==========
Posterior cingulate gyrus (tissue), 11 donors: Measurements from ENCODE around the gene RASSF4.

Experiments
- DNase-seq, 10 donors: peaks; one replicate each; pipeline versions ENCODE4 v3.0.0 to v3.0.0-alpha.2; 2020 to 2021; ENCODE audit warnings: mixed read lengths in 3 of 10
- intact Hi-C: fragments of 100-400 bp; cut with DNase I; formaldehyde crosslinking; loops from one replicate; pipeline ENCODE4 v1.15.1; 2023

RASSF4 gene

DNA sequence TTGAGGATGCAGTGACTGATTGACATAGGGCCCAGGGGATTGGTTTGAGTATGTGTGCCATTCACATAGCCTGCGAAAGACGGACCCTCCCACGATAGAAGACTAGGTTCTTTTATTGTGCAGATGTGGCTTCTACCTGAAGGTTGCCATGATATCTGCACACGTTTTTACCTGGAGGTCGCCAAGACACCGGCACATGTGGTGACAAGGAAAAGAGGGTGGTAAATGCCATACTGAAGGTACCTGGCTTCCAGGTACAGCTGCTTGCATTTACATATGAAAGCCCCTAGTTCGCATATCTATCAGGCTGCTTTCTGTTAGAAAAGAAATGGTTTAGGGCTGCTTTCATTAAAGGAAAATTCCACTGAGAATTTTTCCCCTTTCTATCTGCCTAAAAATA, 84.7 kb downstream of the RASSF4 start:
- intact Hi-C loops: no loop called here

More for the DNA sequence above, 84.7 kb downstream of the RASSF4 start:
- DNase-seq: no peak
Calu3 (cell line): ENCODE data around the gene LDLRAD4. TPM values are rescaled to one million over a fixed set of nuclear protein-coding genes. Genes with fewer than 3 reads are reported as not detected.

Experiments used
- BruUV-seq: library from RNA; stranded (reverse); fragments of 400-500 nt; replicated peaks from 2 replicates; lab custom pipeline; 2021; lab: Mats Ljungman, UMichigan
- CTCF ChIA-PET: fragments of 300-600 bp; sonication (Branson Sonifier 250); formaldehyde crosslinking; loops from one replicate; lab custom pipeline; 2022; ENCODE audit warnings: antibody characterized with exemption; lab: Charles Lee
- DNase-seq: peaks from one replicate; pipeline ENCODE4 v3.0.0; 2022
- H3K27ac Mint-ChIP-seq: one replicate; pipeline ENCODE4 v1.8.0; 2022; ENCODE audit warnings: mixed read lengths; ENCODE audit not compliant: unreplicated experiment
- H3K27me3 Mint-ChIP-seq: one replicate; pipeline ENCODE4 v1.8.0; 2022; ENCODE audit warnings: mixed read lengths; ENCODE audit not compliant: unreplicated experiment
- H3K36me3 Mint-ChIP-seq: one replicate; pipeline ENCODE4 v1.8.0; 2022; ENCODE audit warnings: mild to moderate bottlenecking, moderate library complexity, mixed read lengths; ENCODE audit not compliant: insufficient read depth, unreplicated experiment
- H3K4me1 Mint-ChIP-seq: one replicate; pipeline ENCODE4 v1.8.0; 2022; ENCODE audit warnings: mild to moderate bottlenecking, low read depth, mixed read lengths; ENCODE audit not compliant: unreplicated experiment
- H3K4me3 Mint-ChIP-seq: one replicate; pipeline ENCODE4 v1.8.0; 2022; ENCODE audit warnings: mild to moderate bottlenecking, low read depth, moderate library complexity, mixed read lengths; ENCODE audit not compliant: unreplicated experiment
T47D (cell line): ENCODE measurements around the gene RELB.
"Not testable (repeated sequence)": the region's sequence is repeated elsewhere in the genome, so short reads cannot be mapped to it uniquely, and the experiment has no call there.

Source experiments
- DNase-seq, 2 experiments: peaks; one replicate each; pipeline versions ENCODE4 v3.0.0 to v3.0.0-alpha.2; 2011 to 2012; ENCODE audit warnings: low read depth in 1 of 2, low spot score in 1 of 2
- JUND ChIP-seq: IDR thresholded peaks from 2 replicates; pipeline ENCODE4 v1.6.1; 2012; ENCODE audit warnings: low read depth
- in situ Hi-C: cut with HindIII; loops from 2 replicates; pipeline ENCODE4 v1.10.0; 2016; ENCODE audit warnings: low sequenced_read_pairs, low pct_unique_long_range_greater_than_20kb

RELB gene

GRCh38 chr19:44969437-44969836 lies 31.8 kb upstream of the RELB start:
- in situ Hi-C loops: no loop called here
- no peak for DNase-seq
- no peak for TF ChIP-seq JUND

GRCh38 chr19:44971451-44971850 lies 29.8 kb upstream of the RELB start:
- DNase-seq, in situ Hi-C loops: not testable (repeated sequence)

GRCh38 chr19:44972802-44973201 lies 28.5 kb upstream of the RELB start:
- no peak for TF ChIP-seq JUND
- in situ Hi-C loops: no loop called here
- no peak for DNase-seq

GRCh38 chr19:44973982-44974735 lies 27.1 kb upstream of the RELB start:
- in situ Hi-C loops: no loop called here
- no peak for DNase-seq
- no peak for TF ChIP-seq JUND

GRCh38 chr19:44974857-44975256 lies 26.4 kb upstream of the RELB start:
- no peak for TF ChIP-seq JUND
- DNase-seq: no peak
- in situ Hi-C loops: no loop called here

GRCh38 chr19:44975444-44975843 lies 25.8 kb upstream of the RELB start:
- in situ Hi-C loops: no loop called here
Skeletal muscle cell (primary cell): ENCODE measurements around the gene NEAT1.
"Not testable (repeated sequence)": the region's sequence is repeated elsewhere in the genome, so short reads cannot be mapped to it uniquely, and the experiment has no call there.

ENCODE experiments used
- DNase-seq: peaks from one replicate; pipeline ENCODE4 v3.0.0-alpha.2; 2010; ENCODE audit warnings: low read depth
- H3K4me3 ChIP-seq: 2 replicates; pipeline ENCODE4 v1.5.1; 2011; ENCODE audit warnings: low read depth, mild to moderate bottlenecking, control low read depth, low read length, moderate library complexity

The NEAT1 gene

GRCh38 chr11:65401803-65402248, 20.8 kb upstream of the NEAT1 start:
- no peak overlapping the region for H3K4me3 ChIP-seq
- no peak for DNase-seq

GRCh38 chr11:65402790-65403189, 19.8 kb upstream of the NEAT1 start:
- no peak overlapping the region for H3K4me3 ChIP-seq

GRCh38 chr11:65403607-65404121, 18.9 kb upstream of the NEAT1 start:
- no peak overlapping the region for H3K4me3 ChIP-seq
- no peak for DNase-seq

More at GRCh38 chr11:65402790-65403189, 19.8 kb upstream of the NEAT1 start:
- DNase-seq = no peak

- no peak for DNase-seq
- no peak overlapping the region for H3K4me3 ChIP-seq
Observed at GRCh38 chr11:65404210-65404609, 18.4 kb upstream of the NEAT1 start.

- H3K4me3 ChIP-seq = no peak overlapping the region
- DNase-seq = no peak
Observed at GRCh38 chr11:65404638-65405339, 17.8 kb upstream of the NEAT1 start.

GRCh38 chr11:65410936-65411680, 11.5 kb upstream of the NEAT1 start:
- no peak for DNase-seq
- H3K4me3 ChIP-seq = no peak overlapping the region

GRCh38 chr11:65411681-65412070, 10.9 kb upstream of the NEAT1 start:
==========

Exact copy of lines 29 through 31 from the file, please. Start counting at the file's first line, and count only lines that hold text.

- no peak for DNase-seq
- no peak for TF ChIP-seq JUND

GRCh38 chr19:44971451-44971850 lies 29.8 kb upstream of the RELB start: